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Essay写作中的图表引用

如何在一篇论文中引用图表?在很多论文Essay当中都会需要引用一些表格。那么引用表格格式是怎么样的呢?本文为大家详细介绍。
有时你可能会发现在写一个研究论文时需要从另外的地方引用一些图表。这些都是常见的,但是要注明来源。要这样做,您通常在图表下提供一个引用。这个被引用的形式取决于你的学科中使用的引用风格。现代语言协会(MLA)的风格是由英国学者和许多人文学科,而作者在心理学、社会科学和自然科学中经常使用的美国心理学协会(APA)标准。其他人文学科的专家和社会科学家,包括历史学家、使用芝加哥/ turabian风格,与工程相关领域利用电气和电子工程师协会(IEEE)标准。在写论文前咨询你的导师,以确定哪些引用风格是必需的。

Essay写作中的图表引用
请参考您的文本图形。当在书面指的曲线图,使用“数字X”或“fig.X”在括号中。使用阿拉伯数字,并没有利用任何“数字”或简称“无花果”。
例如,你可能是指一个图表,显示番茄的消费模式是这样的:“由于莎莎和番茄酱,美国的番茄消费日益普及急剧上升,近年来(见图1)。”
将图形下方的标题。从另一个源图形或图表首先标记为“图十”,虽然你可以选择缩写“图”到“图”。你应该利用“图”或“图”。在标题。
数字应以它们出现的顺序进行编号;你的第一个图形或其他例证是“图1”,第二个“图2”,依此类推。
不要斜体字“图”或“图”或数字。

提供图的简要说明。这说明应该提供什么样的图中显示的清晰,简明的解释。
例如,“图1.崛起在美国番茄消费,1970-2000 ……“

列出作者姓名。需要注意的是在对比工作重点书目引文,你会与作者的名字开头:“约翰绿”,而不是“绿色,约翰。”如果作者是一个机构,如美国农业部,给机构的名称来代替。你需要“从图表”增加的话,如果该图是不是你的原始材料。
“图。 1.崛起番茄消费在美国,1970-2000。从图表约翰绿色……“

提供书籍或其他资源的称号。标题应以斜体格式。下面笔者名称的逗号后直接给出题目:“约翰·格林,在你的后院种菜,…”
您还斜体一个网站,像这样的题目:从国家览图…

包括这本书的位置,出版商和一年括号内。按照位置的模型:出版者,出版年):例如,(温泉:湖出版社,2002年)。右括号后,键入另一个逗号。
“图。 1.崛起番茄消费在美国,1970-2000。 (:湖出版社,2002年温泉)在你的后院“,从约翰·格林图,种植蔬菜。
如果图表在线来源来,按照援引在线来源的工作重点原则:给网站名称,出版者,出版,传媒,访问日期和分页的日期(如果有的话 – 如果不是,请键入“N。 PAG“)。
例如,如果你的图形来自美国农业部的网站来了,你的引文是这样的:“图。 1.崛起番茄消费在美国,1970-2000。从图表国家情况说明书。美国农业部。 1月1日到2015年网络。 2月4日到2015年ñ。 PAG“。

具有页号和资源格式完成。键入一段时间后的页面数,则表明这本书的格式(如“打印”,“电子书”,等等),现在你就大功告成了!您完整的引文应如下所示:
图。 1.崛起番茄消费在美国,1970-2000。从约翰·格林图,在你的花园,(温泉:湖出版社,2002年)种植蔬菜,43打印“。
如果你给在标题中引用的完整信息,你不需要还包括它在你的作品引用页面。

请参考您的文本的身影。你不应该包含您不要在文本中提及任何数字。总是由它的数量,而不是措辞指图,如“上图”或“下图。”
例如,你可以写:“作为如图1所示,西红柿消费量将在过去三十年中上升。”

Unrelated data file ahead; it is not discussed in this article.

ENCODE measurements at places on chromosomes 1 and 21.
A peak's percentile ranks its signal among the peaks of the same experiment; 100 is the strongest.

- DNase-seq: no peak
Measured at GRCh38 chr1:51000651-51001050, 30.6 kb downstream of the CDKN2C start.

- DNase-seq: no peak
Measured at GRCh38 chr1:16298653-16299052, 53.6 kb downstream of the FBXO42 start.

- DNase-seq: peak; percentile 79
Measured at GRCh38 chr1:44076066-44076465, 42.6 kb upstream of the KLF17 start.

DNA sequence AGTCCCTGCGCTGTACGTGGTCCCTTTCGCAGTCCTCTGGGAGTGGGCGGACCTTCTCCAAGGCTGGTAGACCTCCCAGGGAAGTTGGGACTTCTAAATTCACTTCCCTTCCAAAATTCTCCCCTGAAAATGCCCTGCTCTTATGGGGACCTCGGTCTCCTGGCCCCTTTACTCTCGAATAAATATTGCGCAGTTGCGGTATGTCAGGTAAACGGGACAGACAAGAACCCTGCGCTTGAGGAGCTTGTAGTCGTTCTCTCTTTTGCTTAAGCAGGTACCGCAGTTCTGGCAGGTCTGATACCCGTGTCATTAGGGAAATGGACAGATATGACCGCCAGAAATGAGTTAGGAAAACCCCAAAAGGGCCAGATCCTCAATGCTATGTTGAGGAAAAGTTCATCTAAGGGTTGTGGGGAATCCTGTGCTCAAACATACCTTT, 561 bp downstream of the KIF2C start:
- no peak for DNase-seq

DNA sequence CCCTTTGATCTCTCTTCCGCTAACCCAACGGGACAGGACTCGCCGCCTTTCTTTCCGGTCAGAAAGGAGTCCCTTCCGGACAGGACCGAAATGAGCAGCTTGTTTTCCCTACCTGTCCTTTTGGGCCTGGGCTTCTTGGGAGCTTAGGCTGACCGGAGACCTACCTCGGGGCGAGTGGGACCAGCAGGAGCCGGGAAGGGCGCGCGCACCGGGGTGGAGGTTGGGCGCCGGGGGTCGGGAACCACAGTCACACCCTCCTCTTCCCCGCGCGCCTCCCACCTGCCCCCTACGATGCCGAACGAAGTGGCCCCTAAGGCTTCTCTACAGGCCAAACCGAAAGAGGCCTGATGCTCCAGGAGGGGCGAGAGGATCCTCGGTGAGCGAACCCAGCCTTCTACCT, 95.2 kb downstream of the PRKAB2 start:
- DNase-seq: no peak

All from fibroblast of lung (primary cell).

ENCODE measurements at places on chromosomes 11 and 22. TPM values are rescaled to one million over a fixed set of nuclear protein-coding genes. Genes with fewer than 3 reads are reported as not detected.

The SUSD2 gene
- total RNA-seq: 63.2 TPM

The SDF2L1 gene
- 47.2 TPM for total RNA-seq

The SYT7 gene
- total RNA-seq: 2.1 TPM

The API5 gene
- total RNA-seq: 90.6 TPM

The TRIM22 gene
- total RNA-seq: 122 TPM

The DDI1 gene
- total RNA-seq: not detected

将图形下方的引文。标签图形或图表“图十”斜体这一部分。
数字应以它们出现的顺序进行编号;你的第一图表或其它例证是图1,第二个是图2等
如果图表有一个现有的标题,给它“句首字母大写。”这意味着你只大写第一个单词在句子的第一个字母,以及一个冒号后的第一个字母。
提供图的简要说明。这说明,或传说,提供了有关图的内容的信息,请阅读器。确保你提供足够的信息,该标题描述的身影充分。在APA,这说明一个周期结束。
例如:图1:上升番茄消费,1970-2000。
用句首字母大写的描述了。
开始你的引文信息。在大多数情况下,你会开始的话此信息“转载[或改编] …从”这将信号发送到你的读者,该图是不是原来的工作,而是来自不同的来源。
如果你正在呈现图是你原来的工作,你收集到的所有数据,并编制自己的意思是,你并不需要这句话。
例如:图1:上升番茄消费,1970-2000。转载自…

列出卷的名称,则在括号中的页码。将用斜体字书名,并引用立即标题中间没有标点符号下面括号中的相关页面数。使用首字母大写的书籍和期刊名称,这意味着你利用在标题各大话。
例如:图1:上升番茄消费,1970-2000。从种植蔬菜在你的后院转载(第43页)

与作者,出版,地点和发行日期遵循。这些信息应该“先初始最后名称,日期,地点:出版商。”按照规定格式例如,“绿色J.,2002,温泉:湖出版商。”
例如:图1:上升番茄消费,1970-2000。从种植蔬菜在你的后院转载(第43页),由J.格林,2002年,温泉:湖出版社。
与图形版权信息end如果您计划发布的文件。例如,如果权利有关的图形是由美国番茄种植者协会举办,您需要联系该组织使用图形的权限。然后,在您的标题状态图为“版权2002年由美国番茄种植者协会。经许可后转载。”您的完整引用的话,会读:
图1.番茄消费量,1970至2000年上升。从种植蔬菜在你的后院转载(第43页),由J.格林,2002年,温泉:湖出版社。版权所有2002年由美国番茄种植者协会。转载许可。

How to Cite in a Paper
Sometimes you may find it useful to include a graph from another source when writing a research paper. This is acceptable if you give credit to the original source. To do so, you generally provide a citation under the graph. The form this citation takes depends upon the citation style used in your discipline. Modern Language Association (MLA) style is used by English scholars and many humanities disciplines, while authors working in psychology, the social sciences and hard sciences often use the standards of the American Psychological Association (APA). Other humanities specialists and social scientists, including historians, use the Chicago/Turabian style, and engineering-related fields utilize the standards of the Institute of Electrical and Electronics Engineers (IEEE). Consult your instructor before writing a paper to determine which citation style is required.